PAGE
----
I’ve been asked to address my remarks to the young men this evening. It is my humble prayer that I may further instill upon them the desire to pursue excellence and to dedicate themselves to serving our Heavenly Father.
I am very honored and proud to have represented my country in the 1984 Olympic Games in Los Angeles. Participating in that great competition is an event that I will always cherish and remember. My involvement in gymnastics, however, has taught me qualities that go beyond athletics. The qualities, characteristics, and keys to success in sports are factors that carry over to all other aspects of our lives.
For those of us who, in any way, had the opportunity to view the Olympic Games, we saw the greatest athletes in the world performing at the very best of their abilities. Many of those athletes scored the most points, the fastest times, or the greatest distances in the history of the Olympic Games.
But how did they do it? What makes a great athlete? I remember a great Olympic champion who once addressed this question. He named some important factors such as great coaching, good equipment, good athletes to train with, or just pure natural talent. All of these ingredients can go into the recipe for a great athlete, and each will help in its own way. But there is one quality that rises above all, and without it, the athlete is not complete. That ingredient is desire.
The athlete with the greatest desire to succeed will stand a greater chance of reaching his or her goal. The same holds true for the student or the musician or whatever it is that you young men aspire to be. A five-year study of many of the United States’ top athletes, musicians, and scholars has recently concluded that “drive and determination, not great natural talent, led to their extraordinary success.” (Los Angeles Times, 17 Feb. 1985.)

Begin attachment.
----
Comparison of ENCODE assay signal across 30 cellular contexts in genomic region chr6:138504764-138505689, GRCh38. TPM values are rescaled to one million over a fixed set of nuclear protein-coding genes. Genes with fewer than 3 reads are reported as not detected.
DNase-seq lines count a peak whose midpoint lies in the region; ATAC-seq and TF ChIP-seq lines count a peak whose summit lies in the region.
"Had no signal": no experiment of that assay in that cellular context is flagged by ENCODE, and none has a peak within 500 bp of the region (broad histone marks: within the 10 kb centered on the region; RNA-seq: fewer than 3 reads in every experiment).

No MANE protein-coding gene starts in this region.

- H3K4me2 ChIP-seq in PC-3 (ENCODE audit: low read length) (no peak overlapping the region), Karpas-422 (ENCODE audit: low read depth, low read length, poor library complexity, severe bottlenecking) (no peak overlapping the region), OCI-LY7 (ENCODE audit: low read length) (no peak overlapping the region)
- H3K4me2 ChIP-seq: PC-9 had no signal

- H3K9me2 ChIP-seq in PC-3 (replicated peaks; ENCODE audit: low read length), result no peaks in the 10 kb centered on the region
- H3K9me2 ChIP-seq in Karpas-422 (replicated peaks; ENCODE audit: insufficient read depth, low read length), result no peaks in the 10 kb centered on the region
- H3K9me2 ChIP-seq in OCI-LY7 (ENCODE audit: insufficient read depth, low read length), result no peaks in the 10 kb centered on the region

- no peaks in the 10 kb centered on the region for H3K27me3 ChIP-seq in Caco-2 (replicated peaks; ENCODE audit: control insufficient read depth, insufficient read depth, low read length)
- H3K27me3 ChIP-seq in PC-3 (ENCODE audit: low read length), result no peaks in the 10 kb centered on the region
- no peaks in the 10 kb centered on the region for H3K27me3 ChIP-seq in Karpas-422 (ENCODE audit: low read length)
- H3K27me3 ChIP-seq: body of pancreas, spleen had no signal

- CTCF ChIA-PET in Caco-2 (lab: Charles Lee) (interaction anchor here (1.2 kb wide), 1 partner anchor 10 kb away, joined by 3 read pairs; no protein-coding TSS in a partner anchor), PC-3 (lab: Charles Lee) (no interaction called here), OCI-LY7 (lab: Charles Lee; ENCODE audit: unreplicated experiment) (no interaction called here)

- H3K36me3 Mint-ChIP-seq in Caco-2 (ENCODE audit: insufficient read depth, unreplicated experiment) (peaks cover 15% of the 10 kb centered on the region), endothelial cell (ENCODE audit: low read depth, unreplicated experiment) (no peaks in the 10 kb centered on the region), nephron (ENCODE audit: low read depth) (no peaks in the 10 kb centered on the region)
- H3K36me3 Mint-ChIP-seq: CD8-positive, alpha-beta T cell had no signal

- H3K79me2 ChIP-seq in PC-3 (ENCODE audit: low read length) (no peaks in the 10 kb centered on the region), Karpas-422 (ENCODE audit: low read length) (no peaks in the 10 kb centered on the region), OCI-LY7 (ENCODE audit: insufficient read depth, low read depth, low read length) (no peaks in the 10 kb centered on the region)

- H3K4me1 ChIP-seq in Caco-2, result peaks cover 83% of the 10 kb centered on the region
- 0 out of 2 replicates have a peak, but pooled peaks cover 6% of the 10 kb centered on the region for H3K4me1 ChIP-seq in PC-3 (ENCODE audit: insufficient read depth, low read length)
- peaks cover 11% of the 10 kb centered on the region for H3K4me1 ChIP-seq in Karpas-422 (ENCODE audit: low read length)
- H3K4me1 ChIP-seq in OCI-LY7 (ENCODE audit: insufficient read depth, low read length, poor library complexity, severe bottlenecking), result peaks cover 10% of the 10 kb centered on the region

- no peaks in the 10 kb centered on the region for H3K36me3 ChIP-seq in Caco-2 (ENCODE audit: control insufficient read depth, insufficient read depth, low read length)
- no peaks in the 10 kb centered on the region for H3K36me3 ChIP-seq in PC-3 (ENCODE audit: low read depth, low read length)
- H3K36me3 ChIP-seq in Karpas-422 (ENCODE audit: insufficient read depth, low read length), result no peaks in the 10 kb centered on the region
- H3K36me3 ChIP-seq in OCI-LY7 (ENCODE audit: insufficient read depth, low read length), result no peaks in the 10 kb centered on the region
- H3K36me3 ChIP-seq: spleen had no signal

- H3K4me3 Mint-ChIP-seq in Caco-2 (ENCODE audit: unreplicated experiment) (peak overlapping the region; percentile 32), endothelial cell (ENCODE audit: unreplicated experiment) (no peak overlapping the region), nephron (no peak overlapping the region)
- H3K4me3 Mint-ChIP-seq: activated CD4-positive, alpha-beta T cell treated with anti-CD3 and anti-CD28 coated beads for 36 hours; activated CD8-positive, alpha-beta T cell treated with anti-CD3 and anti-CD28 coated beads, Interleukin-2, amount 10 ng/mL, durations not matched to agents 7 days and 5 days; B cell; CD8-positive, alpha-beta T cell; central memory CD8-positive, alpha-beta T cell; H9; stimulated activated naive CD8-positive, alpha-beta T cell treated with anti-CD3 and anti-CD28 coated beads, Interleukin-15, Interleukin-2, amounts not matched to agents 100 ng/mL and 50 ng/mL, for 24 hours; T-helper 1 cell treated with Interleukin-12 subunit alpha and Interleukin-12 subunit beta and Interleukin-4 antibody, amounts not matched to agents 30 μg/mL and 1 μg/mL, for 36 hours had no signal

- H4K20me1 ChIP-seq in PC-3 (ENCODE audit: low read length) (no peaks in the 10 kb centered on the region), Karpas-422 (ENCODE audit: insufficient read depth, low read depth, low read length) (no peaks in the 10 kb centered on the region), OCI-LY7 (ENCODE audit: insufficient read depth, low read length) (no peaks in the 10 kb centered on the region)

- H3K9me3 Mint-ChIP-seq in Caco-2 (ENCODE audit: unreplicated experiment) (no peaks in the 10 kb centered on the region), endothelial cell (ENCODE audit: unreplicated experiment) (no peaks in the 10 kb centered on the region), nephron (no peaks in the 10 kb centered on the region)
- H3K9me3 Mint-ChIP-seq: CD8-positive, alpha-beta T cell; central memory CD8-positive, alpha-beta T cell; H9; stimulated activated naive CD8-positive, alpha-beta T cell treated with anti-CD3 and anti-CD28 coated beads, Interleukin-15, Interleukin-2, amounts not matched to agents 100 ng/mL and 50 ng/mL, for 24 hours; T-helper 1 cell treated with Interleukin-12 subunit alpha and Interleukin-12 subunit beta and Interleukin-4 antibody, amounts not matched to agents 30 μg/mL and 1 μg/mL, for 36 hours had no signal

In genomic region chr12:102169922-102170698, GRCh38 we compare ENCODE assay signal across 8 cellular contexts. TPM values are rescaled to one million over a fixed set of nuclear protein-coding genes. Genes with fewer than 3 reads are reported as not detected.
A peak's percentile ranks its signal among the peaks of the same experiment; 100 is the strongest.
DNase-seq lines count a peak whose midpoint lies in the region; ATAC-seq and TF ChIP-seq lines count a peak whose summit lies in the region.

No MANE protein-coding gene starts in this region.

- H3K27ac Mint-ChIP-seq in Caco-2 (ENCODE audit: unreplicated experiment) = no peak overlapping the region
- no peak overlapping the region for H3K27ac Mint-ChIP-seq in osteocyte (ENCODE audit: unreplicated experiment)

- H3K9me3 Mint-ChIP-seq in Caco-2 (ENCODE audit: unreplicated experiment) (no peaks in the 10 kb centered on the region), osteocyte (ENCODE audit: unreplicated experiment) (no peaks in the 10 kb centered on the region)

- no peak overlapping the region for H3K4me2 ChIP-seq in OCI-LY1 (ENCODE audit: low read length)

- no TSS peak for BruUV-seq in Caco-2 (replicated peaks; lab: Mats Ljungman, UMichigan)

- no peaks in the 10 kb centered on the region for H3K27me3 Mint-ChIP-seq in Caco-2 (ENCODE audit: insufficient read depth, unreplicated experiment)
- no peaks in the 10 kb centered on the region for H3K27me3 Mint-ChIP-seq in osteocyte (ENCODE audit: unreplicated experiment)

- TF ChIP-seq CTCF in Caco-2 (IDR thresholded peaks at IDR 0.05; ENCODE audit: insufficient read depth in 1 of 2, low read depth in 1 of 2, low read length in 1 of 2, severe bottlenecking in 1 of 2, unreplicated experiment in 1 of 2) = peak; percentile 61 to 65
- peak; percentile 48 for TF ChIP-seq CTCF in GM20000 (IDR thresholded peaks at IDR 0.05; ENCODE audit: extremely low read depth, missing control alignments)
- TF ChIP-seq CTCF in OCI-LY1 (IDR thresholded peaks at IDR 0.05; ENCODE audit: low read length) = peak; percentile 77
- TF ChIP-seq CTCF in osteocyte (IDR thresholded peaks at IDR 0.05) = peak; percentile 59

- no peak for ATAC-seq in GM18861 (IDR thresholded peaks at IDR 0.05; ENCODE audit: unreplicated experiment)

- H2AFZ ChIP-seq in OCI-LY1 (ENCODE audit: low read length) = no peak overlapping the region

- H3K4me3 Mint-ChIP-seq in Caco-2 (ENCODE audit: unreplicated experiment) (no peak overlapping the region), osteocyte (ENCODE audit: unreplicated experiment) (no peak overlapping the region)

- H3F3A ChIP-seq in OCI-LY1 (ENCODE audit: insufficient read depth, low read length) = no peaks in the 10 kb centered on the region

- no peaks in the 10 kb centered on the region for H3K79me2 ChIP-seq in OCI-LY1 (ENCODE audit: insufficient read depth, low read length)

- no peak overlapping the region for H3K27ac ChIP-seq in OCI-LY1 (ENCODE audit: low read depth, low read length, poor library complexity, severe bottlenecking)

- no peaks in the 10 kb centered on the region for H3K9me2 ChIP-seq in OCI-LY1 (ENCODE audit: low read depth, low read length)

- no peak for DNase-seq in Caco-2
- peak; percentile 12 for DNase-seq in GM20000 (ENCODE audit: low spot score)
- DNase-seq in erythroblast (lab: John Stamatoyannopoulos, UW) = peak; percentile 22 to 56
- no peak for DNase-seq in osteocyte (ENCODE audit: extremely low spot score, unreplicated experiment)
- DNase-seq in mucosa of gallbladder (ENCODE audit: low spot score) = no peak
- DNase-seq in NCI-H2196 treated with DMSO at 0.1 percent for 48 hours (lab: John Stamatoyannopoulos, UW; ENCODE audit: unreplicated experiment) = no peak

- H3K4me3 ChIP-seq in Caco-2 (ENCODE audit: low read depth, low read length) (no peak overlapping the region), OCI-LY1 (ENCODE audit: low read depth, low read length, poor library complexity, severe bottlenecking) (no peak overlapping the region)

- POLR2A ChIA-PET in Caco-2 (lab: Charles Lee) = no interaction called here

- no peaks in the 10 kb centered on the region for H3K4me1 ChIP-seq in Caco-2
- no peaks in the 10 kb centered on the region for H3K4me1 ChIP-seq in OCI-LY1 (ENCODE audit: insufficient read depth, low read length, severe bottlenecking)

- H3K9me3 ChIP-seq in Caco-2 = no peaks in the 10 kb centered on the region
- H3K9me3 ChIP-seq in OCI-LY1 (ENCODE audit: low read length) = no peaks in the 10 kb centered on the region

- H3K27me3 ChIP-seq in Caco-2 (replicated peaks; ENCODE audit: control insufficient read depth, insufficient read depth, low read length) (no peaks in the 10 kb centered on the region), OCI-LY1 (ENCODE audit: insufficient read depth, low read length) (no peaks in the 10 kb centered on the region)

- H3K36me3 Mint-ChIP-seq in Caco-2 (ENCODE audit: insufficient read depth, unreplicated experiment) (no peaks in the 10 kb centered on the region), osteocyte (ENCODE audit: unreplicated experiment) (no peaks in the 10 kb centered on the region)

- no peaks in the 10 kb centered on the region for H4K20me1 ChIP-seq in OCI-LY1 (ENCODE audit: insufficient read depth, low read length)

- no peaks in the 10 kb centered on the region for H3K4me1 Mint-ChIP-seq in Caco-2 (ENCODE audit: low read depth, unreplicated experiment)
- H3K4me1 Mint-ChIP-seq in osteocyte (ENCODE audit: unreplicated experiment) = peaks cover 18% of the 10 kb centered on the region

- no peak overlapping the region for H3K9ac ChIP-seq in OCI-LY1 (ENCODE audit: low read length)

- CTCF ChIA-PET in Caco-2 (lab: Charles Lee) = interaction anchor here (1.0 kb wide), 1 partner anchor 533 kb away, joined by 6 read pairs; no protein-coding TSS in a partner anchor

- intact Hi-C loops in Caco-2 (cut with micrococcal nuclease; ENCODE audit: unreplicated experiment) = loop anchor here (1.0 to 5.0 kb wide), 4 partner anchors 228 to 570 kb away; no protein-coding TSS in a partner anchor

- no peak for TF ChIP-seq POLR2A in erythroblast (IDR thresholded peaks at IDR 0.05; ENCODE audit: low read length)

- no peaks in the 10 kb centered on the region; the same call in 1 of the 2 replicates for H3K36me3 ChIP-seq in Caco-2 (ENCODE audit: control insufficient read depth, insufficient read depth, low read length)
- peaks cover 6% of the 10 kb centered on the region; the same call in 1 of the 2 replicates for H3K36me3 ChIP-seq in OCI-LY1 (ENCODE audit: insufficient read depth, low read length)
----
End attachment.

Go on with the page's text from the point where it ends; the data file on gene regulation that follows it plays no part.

In determined athletes, we can see the difference between knowing and doing. Those who really desire to reach their goals will do whatever they must do in order to achieve them.
Our great prophet, Spencer W. Kimball, has in his office a little motto that simply reads: “Do it.” In Matthew 21:28–31 we read:
“But what think ye? A certain man had two sons; and he came to the first, and said, Son, go work today in my vineyard.
“He answered and said, I will not: but afterward he repented, and went.
“And he came to the second, and said likewise. And he answered and said, I go, sir: and went not.
“Whether of them twain did the will of his father?” [Matt. 21:28–31]
Let’s not just talk about what we want to be. Let’s not just dream about what we want to be. Let’s just do it, whatever it takes. To reach your goals, you may have to work harder than you have ever worked before in your entire life.
My coach taught me a great lesson in my early development as a gymnast. I was leaving for my first national team training camp. Before I traveled to the camp, my coach told me only one thing. He didn’t tell me to learn any new maneuvers at the camp. He didn’t tell me to try to perform my routines better than the rest of the team. He told me that when I returned from that training camp that he wanted to hear me tell him, with all honesty, that I had worked harder than anyone else on the national team.
So I remember making it a point to be the last one out of the gym every day; and that didn’t mean just waiting at the door for everyone else to leave! Also, I remember that at night, when some team members would occasionally relax with their pizza and beer, I would go back to my room and do more exercises.